March 1, 1998

5 Min Read
Inside Self-Storage Magazine

By William Mattern

The self-storage industry has undergone many changes over thepast 20 years, growing from a small family of forward-thinkingpeople to a large, powerful group of savvy businessprofessionals. The growth and maturity the industry has enjoyedhas also created some new issues we are learning to deal with intime.

When the self-storage industry was young, so were thebuildings. We had new, secure roofs that did not leak, new doorsthat properly sealed the units, and we enjoyed an absence ofcrime in our facilities. This environment was very attractive toinsurance companies, and several developed products specificallyfor the self-storage industry. These companies provided muchbetter coverage than what was available at the time, at asignificant reduction in premiums.

According to the Self Storage Association's First AnnualStatistical Report, the average self-storage owner pays 1.3percent of gross income for property insurance. Compared to anaverage of 40 percent paid by other types of businesses, you cansee that insurance for the self-storage industry is veryreasonable.

During the late '80s, while the self-storage industry wasmaturing, so were its buildings. Due to various issues we wereexperiencing at the time--primarily the recession--maintenancewas deferred in many facilities. Additionally, the criminalelement found self-storage units an ideal place to conductactivities. These developments caused the losses in our industryto skyrocket, and our insurance costs to rise.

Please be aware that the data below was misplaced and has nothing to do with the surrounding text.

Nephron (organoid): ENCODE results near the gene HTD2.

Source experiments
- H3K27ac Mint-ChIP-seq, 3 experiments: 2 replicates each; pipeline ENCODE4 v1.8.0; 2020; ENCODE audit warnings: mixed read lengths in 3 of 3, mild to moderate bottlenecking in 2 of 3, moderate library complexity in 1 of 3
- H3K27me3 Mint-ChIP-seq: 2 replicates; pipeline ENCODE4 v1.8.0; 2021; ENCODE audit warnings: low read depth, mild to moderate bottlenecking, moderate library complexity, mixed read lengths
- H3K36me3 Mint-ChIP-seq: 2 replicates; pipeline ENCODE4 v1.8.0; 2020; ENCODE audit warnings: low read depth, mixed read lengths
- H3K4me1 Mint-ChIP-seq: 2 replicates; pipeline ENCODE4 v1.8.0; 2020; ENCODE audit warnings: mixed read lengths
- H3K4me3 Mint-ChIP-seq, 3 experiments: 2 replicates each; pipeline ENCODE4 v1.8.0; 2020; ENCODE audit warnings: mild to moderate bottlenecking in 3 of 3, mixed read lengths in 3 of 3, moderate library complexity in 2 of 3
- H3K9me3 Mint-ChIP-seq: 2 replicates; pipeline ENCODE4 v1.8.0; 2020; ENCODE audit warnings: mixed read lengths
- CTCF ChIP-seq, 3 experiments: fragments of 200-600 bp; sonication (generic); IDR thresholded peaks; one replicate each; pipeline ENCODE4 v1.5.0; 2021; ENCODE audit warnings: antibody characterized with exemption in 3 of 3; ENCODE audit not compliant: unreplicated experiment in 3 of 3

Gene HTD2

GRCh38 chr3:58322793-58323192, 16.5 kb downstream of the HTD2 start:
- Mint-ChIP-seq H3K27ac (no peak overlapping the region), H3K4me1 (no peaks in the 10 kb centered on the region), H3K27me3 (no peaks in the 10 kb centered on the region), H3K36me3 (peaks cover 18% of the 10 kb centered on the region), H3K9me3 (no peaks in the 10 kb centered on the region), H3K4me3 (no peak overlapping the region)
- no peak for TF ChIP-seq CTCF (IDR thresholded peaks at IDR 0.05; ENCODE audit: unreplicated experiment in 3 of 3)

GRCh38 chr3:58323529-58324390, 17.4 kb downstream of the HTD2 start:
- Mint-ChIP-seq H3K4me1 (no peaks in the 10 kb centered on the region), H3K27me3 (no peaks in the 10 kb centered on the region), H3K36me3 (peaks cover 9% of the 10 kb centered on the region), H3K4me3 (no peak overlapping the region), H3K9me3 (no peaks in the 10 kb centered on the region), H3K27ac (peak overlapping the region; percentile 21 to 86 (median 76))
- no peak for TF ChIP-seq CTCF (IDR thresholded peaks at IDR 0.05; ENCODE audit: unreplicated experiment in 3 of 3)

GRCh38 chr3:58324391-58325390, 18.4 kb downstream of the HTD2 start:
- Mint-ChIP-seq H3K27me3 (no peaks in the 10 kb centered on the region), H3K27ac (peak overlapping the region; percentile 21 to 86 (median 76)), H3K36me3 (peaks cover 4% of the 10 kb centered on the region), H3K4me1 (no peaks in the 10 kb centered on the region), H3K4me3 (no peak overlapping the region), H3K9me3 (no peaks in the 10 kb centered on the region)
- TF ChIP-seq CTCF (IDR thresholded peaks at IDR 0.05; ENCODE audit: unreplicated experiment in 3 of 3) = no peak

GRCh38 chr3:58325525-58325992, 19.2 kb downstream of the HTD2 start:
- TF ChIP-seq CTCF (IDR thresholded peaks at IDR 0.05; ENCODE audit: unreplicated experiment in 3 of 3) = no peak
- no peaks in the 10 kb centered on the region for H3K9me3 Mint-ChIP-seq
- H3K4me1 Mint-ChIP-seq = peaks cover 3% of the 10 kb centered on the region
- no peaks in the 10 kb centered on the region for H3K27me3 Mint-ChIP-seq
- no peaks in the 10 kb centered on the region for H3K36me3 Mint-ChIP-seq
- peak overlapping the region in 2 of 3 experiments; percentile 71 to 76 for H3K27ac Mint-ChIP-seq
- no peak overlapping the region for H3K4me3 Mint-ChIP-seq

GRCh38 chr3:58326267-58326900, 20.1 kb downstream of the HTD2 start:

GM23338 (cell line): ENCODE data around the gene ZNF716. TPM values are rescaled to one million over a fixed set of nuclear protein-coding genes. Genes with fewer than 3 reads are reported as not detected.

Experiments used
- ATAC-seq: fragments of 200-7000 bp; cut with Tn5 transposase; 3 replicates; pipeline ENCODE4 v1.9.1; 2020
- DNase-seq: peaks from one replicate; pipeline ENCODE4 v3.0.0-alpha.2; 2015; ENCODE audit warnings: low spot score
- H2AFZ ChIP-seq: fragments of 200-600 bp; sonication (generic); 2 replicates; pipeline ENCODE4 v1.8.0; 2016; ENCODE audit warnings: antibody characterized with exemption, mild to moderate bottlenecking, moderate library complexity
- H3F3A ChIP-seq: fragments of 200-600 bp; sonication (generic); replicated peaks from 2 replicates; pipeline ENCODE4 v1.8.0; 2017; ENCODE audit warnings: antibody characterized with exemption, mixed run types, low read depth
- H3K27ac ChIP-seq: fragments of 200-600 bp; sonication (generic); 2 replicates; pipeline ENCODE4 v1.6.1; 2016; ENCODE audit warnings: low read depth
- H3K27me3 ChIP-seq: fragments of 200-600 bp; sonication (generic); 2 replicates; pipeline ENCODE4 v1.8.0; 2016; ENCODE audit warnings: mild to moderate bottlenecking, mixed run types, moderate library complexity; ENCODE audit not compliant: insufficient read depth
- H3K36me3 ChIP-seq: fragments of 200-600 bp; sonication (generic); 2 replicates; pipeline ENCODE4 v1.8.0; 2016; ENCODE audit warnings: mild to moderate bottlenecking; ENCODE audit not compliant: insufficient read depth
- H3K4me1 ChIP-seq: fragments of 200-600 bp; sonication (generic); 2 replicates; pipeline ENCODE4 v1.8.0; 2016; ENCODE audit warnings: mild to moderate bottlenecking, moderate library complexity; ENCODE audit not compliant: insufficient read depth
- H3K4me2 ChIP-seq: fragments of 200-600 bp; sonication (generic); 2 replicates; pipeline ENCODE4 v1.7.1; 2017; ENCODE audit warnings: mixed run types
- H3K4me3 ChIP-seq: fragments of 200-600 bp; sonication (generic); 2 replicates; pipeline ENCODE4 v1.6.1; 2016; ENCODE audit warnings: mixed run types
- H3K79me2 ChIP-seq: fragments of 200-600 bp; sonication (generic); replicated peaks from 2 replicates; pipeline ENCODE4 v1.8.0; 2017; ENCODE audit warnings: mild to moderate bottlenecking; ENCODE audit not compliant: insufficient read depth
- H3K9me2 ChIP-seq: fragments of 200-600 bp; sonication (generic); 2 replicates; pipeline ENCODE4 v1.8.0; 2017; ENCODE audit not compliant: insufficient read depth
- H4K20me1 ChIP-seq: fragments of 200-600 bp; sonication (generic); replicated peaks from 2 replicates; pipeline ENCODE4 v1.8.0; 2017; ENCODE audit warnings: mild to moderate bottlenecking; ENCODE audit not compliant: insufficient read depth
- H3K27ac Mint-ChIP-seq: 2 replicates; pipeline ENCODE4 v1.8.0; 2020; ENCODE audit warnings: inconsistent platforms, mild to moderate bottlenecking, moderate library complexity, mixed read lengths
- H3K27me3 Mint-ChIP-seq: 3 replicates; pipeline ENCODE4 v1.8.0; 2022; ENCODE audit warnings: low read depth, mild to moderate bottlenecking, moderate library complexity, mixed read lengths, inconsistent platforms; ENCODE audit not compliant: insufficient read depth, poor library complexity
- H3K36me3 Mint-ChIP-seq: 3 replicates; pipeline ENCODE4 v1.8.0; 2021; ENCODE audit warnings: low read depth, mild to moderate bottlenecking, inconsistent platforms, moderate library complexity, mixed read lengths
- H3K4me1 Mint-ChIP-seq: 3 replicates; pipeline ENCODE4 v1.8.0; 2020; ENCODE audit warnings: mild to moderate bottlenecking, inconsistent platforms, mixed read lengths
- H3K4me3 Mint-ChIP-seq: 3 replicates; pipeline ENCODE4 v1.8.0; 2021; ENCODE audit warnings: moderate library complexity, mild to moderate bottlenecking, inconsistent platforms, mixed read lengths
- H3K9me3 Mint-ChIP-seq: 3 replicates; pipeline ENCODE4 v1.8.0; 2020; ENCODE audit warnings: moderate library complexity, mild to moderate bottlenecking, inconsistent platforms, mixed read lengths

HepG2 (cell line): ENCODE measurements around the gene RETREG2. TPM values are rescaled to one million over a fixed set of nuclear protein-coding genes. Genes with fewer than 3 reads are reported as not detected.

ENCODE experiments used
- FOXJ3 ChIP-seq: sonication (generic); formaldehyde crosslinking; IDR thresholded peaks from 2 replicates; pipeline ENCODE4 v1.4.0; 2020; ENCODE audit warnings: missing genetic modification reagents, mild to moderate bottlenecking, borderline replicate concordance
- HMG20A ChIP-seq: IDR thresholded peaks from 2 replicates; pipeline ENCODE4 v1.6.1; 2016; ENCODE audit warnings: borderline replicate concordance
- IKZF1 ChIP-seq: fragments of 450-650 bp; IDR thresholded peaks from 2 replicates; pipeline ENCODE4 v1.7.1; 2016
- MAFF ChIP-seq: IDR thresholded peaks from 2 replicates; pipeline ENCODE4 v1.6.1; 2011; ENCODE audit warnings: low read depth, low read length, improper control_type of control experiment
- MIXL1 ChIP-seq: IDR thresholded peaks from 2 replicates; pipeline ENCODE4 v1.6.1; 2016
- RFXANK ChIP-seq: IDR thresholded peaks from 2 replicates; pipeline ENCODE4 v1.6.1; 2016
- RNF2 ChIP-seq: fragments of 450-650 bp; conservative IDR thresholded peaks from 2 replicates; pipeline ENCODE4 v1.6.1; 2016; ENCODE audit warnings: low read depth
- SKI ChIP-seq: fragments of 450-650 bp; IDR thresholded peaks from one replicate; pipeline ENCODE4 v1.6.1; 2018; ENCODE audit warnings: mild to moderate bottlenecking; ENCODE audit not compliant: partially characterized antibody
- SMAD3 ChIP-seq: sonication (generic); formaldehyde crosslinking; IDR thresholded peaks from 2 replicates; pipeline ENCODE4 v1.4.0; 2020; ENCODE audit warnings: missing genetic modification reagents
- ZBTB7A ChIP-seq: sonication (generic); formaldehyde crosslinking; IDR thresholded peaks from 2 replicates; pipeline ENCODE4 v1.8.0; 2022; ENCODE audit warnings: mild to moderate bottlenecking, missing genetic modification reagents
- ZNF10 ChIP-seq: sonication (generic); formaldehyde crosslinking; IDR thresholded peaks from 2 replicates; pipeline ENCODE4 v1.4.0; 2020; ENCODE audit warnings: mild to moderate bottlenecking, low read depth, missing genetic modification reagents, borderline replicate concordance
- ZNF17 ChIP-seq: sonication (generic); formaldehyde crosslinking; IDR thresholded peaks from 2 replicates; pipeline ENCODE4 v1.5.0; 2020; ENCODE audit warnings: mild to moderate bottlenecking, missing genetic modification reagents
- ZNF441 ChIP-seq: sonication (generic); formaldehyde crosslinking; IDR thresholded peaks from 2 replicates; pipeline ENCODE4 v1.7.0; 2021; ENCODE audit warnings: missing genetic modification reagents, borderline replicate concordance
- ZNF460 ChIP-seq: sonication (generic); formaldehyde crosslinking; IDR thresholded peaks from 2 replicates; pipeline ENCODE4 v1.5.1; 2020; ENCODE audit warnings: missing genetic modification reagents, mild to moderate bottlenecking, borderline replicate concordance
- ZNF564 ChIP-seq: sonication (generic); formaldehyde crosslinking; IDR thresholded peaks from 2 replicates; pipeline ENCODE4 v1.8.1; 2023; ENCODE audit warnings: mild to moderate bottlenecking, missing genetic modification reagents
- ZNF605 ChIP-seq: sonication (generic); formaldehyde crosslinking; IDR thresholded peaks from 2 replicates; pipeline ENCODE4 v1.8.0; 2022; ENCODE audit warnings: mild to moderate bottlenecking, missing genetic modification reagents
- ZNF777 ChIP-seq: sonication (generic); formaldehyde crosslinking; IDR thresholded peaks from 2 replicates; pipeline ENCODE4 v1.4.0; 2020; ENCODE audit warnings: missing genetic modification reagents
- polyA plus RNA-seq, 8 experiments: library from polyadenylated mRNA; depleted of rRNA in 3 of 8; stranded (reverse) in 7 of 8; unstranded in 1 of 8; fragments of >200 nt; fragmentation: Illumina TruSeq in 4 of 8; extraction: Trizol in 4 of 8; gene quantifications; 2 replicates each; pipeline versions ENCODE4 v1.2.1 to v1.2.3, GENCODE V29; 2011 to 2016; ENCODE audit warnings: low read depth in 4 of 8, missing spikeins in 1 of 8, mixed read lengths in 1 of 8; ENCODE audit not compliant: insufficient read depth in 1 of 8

One of the areas with a drastic increase in claim activity iscustomers' goods. Customers' goods legal liability is a veryimportant coverage specific to our industry. The basic premise ofthe self-storage industry is that we act as a landlord, not awarehouseman; we never take possession of our customers' goods.Therefore, we are not responsible for those goods since we aresimply renting space. However, there are certain situations thatcan create legal liability on your part for damage to yourcustomers' goods.

For instance, by providing a building to store goods, werepresent protection against the elements. If a customer's goodsare damaged by water or some other form of the elements, he mayfeel that you were somehow negligent in honoring thatrepresentation.

If you are found liable for damage to customers' goods, yourcustomers' goods legal liability coverage will pay the claim.More importantly, it provides defense costs even if a claim isfound to be groundless, false or fraudulent. It also includescoverage for damage done to customers' goods stored in the open,should you be found legally liable for that damage.

Customers' goods legal liability coverage is not normallyavailable in the standard insurance market and cannot normally beadded to the standard business-owner's package policy. It iscoverage that is available through specialty markets forself-storage insurance.